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Features of Cooperative Banks


Co-operative Banks are organised and managed on the principal of co-operation, self-help, and mutual help. They function with the rule of "one member, one vote". function on "no profit, no loss" basis. Co-operative banks, as a principle, do not pursue the goal of profit maximisation.

Co-operative bank performs all the main banking functions of deposit mobilisation, supply of credit and provision of remittance facilities.

Co-operative Banks provide limited banking products and are functionally specialists in agriculture related products. However, co-operative banks now provide housing loans also.

UCBs provide working capital loans and term loan as well.

The State Co-operative Banks (SCBs), Central Co-operative Banks (CCBs) and Urban Co-operative Banks (UCBs) can normally extend housing loans upto Rs 1 lakh to an individual. The scheduled UCBs, however, can lend upto Rs 3 lakh for housing purposes. The UCBs can provide advances against shares and debentures also.

Co-operative bank do banking business mainly in the agriculture and rural sector. However, UCBs, SCBs, and CCBs operate in semi urban, urban, and metropolitan areas also. The urban and non-agricultural business of these banks has grown over the years. The co-operative banks demonstrate a shift from rural to urban, while the commercial banks, from urban to rural.

Co-operative banks are perhaps the first government sponsored, government-supported, and government-subsidised financial agency in India. They get financial and other help from the Reserve Bank of India NABARD, central government and state governments. They constitute the "most favoured" banking sector with risk of nationalisation. For commercial banks, the Reserve Bank of India is lender of last resort, but co-operative banks it is the lender of first resort which provides financial resources in the form of contribution to the initial capital (through state government), working capital, refinance.

Co-operative Banks belong to the money market as well as to the capital market.

Primary agricultural credit societies provide short term and medium term loans.

Land Development Banks (LDBs) provide long-term loans. SCBs and CCBs also provide both short term and term loans.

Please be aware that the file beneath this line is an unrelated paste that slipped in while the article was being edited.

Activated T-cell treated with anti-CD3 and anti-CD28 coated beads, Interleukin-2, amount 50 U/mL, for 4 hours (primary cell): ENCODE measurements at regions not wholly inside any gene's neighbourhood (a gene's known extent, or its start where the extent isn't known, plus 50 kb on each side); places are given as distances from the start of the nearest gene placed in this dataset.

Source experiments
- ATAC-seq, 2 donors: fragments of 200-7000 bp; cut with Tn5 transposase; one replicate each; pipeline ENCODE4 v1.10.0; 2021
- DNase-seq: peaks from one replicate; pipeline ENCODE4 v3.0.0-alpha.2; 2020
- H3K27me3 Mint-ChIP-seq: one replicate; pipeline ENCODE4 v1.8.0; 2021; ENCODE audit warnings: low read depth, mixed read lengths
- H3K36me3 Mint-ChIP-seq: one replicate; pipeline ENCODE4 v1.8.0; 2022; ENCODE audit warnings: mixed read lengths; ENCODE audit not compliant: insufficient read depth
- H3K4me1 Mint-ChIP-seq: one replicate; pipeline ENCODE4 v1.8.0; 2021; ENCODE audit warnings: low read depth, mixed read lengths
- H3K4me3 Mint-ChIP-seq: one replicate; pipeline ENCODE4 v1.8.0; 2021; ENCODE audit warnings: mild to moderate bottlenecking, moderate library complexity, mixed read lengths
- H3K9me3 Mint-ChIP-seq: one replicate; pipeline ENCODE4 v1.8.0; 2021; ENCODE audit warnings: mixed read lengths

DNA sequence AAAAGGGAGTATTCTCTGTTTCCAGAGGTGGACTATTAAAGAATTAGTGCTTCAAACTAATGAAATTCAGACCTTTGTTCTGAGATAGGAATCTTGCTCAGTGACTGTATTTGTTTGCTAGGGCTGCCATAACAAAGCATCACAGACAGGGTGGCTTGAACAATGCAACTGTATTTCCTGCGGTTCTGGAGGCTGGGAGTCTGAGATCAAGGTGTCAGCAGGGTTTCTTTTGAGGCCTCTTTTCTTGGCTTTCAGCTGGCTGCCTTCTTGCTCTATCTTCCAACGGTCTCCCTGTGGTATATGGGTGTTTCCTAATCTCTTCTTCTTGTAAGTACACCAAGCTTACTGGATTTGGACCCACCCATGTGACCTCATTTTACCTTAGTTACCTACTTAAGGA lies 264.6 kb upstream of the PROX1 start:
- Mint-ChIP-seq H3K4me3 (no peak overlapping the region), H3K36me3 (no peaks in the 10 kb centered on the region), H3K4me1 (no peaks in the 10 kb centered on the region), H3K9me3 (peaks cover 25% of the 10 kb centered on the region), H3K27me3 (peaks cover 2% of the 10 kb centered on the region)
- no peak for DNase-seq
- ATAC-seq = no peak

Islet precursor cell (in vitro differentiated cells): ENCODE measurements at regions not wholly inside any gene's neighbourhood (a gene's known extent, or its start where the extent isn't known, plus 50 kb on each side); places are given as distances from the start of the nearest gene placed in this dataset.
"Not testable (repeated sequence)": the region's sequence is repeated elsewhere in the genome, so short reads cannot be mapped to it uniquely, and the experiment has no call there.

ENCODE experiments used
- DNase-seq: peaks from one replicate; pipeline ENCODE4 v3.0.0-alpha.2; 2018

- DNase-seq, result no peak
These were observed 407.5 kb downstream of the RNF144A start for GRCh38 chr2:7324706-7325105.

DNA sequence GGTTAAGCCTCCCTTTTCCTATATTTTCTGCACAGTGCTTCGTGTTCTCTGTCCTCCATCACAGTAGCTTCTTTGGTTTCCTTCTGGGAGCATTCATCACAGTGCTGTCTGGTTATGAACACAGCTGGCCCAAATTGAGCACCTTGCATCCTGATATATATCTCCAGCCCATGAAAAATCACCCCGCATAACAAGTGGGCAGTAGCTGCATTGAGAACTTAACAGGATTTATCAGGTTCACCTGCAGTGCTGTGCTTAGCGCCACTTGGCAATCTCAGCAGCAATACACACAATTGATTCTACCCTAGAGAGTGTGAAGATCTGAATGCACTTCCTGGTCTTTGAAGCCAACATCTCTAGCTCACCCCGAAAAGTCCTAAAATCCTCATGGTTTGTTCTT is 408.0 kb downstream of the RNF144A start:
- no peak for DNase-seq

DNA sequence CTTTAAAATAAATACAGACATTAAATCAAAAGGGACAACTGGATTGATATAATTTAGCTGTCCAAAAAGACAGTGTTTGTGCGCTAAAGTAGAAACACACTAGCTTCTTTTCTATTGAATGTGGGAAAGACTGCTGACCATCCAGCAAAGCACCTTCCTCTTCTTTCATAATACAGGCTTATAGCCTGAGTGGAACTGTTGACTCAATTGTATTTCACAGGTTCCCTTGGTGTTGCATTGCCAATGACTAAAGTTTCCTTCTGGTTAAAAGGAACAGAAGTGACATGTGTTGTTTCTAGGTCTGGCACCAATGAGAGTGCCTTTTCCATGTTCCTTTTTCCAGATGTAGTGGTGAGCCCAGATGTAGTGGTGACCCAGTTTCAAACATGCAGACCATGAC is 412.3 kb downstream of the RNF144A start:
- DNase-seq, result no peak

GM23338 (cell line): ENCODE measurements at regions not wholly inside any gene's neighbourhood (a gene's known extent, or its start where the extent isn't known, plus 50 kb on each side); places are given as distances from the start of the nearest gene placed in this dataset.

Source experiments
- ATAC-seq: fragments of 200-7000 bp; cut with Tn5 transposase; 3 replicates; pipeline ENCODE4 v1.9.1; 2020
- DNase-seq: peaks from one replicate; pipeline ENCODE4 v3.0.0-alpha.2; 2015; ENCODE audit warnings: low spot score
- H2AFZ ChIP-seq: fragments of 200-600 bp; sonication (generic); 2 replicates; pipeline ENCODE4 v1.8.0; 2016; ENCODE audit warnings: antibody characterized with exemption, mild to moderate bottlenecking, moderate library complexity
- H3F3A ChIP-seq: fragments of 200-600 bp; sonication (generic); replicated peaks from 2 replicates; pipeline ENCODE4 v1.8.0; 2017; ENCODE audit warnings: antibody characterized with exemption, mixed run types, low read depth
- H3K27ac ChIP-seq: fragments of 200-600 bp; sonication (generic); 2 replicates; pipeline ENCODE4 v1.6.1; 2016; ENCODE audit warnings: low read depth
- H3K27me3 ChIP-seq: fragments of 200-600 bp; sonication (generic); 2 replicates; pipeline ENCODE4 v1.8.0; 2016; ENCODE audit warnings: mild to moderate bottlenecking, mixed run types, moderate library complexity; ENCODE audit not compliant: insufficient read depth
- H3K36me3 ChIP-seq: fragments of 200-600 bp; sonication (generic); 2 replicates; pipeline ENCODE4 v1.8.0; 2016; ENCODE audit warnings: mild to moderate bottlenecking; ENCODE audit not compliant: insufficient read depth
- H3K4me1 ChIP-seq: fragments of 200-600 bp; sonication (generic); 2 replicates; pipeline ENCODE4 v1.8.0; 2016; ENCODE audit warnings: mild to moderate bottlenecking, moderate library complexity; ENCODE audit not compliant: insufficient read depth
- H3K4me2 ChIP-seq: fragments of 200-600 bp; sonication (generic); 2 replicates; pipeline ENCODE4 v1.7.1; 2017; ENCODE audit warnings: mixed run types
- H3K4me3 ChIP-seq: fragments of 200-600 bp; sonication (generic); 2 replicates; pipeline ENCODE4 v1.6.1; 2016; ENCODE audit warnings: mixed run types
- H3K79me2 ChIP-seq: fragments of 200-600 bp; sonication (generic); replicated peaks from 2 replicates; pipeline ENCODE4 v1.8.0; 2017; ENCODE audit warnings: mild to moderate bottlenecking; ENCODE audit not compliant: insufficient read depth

Co-operative banks are financial intermediaries only partially. The sources of their funds (resources) are (a) central and state government, (b) the Reserve Bank of India and NABARD, (c) other co-operative institutions, (d) ownership funds and, (e) deposits or debenture issues. It is interesting to note that intra-sectoral flows of funds are much greater in co-operative banking than in commercial banking. Inter-bank deposits, borrowings, and credit from a significant part of assets and liabilities of co-operative banks. This means that intra-sectoral competition is absent and intra-sectoral integration is high for co-operative bank.

Some co-operative bank are scheduled banks, while others are non-scheduled banks. For instance, SCBs and some UCBs are scheduled banks but other co-operative bank are non-scheduled banks. At present, 28 SCBs and 11 UCBs with Demand and Time Liabilities over Rs 50 crore each included in the Second Schedule of the Reserve Bank of India Act.

Co-operative Banks are subject to CRR and liquidity requirements as other scheduled and non-scheduled banks are. However, their requirements are less than commercial banks.

Since 1966 the lending and deposit rate of commercial banks have been directly regulated by the Reserve Bank of India.

Although the Reserve Bank of India had power to regulate the rate co-operative bank but this have been exercised only after 1979 in respect of non-agricultural advances they were free to charge any rates at their discretion. Although the main aim of the co-operative bank is to provide cheaper credit to their members and not to maximize profits, they may access the money market to improve their income so as to remain viable.


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